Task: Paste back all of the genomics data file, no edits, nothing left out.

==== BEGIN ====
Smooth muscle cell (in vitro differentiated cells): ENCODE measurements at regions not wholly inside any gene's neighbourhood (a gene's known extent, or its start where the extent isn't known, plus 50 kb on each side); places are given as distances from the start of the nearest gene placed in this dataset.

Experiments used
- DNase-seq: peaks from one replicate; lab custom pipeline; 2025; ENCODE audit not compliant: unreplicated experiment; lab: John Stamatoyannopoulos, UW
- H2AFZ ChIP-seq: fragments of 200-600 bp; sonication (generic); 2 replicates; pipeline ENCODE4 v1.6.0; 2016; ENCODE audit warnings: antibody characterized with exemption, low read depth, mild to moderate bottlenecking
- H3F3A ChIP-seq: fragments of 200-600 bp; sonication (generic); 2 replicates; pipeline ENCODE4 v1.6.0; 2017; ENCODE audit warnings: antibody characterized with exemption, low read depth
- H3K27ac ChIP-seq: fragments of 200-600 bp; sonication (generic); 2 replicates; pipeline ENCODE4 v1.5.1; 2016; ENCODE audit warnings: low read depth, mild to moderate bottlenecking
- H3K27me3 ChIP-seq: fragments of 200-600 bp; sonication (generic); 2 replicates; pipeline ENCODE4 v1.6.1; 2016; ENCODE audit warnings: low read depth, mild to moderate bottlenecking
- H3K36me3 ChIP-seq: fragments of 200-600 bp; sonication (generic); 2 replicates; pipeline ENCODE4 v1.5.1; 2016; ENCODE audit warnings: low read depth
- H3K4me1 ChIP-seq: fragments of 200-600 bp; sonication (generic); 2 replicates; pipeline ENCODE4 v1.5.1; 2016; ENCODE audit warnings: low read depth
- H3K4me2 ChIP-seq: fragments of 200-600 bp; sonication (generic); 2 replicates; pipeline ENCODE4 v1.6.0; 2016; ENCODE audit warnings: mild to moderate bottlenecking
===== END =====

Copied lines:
Smooth muscle cell (in vitro differentiated cells): ENCODE measurements at regions not wholly inside any gene's neighbourhood (a gene's known extent, or its start where the extent isn't known, plus 50 kb on each side); places are given as distances from the start of the nearest gene placed in this dataset.

Experiments used
- DNase-seq: peaks from one replicate; lab custom pipeline; 2025; ENCODE audit not compliant: unreplicated experiment; lab: John Stamatoyannopoulos, UW
- H2AFZ ChIP-seq: fragments of 200-600 bp; sonication (generic); 2 replicates; pipeline ENCODE4 v1.6.0; 2016; ENCODE audit warnings: antibody characterized with exemption, low read depth, mild to moderate bottlenecking
- H3F3A ChIP-seq: fragments of 200-600 bp; sonication (generic); 2 replicates; pipeline ENCODE4 v1.6.0; 2017; ENCODE audit warnings: antibody characterized with exemption, low read depth
- H3K27ac ChIP-seq: fragments of 200-600 bp; sonication (generic); 2 replicates; pipeline ENCODE4 v1.5.1; 2016; ENCODE audit warnings: low read depth, mild to moderate bottlenecking
- H3K27me3 ChIP-seq: fragments of 200-600 bp; sonication (generic); 2 replicates; pipeline ENCODE4 v1.6.1; 2016; ENCODE audit warnings: low read depth, mild to moderate bottlenecking
- H3K36me3 ChIP-seq: fragments of 200-600 bp; sonication (generic); 2 replicates; pipeline ENCODE4 v1.5.1; 2016; ENCODE audit warnings: low read depth
- H3K4me1 ChIP-seq: fragments of 200-600 bp; sonication (generic); 2 replicates; pipeline ENCODE4 v1.5.1; 2016; ENCODE audit warnings: low read depth
- H3K4me2 ChIP-seq: fragments of 200-600 bp; sonication (generic); 2 replicates; pipeline ENCODE4 v1.6.0; 2016; ENCODE audit warnings: mild to moderate bottlenecking